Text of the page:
Is it time to start worrying about Europe again?
No, or at least not yet.
The Portugal developments are a little worrying but not exactly unexpected. This is politics, and if the Portuguese believe they get a better deal by challenging their creditors by taking this to the brink, then that is exactly what they will do. Spain and Ireland are also negotiating a retroactive bank bailout that would shift the debts taken on to the EU’s bank bailout mechanism and off of Ireland and Spain’s governments. Negotiations are still dragging on…and I don’t expect a definitive conclusion this year.
All of that is fine and good, but surely there will come a point to panic, right?
[ Enlarge Image ]Figure 1: Italy 10-Year Yield
[ Enlarge Image ]Figure 2: Spain 10-Year Yield
Maybe. And that is why I am watching Spain and Italy’s 10-year bond yields (Figures 1 and 2).
Spanish and Italian bond yields have been trending downward for the past year. If you might recall, ECB President Mario Draghi make his now infamous “do whatever it takes” comments almost exactly a year ago, and they had the desired effect. Except for a brief blip in February, yields have falling almost continuously.
This, until now. Starting in May, Italian and Spanish bond yields have started to creep up again. Spain’s 10-year yield briefly popped over the psychologically important 5% mark last month, and Italy’s came close.
Is this cause for concern?
At first glance, I would say yes. But let’s keep it context. Virtually all yields everywhere in the world rose in May and June over fears that the Fed would be tapering its quantitative easing programs. But once the dust settled, it became obvious very quickly that the bond market had jumped the gun. The tapering—if it happens—is still 6-12 months away. And even when it does come, it is not likely to be as harsh as the bond bears fear.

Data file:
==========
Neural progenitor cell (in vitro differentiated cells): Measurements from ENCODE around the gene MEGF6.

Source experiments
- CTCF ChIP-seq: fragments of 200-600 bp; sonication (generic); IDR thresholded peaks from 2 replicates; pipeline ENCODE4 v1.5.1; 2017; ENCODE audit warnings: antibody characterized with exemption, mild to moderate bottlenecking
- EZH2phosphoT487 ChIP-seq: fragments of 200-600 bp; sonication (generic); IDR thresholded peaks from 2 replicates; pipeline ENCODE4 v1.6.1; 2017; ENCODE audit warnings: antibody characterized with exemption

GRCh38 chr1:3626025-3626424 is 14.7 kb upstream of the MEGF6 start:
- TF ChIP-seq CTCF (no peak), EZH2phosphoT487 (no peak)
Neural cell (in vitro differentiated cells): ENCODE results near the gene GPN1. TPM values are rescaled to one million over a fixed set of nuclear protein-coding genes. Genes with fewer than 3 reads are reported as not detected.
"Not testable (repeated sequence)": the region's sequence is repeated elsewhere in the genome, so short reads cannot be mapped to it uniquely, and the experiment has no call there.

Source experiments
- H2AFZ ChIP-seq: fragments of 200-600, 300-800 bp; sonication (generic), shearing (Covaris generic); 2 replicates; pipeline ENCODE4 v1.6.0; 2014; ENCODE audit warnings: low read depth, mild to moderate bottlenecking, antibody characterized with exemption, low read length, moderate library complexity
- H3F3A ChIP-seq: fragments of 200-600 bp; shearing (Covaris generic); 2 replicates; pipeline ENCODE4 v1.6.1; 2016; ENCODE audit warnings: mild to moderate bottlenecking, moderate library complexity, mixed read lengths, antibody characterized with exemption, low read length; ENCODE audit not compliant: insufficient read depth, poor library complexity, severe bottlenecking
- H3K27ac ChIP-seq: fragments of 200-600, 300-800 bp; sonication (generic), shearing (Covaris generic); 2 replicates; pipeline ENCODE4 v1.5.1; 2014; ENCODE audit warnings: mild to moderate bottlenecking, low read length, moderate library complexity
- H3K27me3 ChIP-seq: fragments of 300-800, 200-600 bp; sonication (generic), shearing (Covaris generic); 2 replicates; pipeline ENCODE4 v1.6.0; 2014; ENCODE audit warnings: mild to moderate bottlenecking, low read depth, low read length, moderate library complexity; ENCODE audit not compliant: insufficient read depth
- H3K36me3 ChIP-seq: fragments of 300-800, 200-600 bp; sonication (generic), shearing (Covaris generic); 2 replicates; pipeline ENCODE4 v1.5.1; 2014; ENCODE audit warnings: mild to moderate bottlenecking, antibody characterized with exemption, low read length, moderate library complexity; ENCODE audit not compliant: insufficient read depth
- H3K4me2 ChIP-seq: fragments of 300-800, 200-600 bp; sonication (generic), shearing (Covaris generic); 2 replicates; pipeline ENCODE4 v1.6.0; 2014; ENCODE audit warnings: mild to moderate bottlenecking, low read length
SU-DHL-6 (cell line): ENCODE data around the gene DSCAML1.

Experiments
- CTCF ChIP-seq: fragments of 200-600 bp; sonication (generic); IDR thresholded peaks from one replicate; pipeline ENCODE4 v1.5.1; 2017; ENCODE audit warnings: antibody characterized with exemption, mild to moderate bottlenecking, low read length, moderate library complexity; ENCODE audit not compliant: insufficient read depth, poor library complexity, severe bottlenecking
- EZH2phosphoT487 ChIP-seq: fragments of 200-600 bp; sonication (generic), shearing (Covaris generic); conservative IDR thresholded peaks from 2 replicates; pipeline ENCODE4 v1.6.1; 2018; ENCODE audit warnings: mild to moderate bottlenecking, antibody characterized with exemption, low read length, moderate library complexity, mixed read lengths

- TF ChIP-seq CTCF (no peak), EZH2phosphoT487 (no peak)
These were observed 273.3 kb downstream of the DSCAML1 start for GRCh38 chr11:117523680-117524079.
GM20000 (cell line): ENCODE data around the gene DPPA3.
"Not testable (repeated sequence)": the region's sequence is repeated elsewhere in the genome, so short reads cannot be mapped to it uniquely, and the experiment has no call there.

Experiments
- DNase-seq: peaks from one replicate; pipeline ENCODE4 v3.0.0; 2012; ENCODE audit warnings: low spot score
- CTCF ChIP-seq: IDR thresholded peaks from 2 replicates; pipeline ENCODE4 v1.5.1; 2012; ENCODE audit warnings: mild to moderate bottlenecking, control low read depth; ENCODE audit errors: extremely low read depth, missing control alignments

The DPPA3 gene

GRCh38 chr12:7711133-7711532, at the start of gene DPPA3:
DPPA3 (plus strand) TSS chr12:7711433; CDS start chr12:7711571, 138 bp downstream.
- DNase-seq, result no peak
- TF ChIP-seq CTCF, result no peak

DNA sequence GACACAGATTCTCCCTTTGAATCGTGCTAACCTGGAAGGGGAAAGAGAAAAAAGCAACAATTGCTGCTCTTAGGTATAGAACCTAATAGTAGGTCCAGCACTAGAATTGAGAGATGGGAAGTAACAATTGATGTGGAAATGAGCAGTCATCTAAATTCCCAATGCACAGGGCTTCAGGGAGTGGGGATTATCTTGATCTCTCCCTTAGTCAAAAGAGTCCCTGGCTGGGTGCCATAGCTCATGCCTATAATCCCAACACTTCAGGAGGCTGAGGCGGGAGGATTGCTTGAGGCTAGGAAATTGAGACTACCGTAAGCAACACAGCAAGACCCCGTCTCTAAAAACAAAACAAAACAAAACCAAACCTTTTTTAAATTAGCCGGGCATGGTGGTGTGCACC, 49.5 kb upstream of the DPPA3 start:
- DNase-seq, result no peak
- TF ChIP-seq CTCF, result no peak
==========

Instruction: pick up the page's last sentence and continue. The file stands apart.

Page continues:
That’s nice. But what does it mean for Spain and Italy, and when do we panic?
This will be the signal for me: if yields in the U.S. and Germany continue to drift lower, but Italian and Spanish yields rise, that would be a divergence that got my attention. It wouldn’t mean that a crisis was imminent, but it would mean that the bond market had lost confidence in the Eurozone again and that Draghi’s “whatever it takes” is simply not enough.
I don’t see that happening, and I am viewing any dips in the prices of European stocks as buying opportunities.
But if I’m wrong—and Spanish and Italian yields shoot above 5% again—it will be time to take a little risk off the table and get at least partially defensive.
About the author:Charles Lewis Sizemore is the Editor of the Sizemore Investment Letter premium newsletter and Chief Investment Officer of Sizemore Capital Management.
Mr. Sizemore has been a repeat guest on Fox Business News, has been quoted in Barron’s Magazine and the Wall Street Journal, and has been published in many respected financial websites, including MarketWatch, TheStreet.com, InvestorPlace, MSN Money, Seeking Alpha, Stocks, Futures, and Options Magazine and The Daily Reckoning.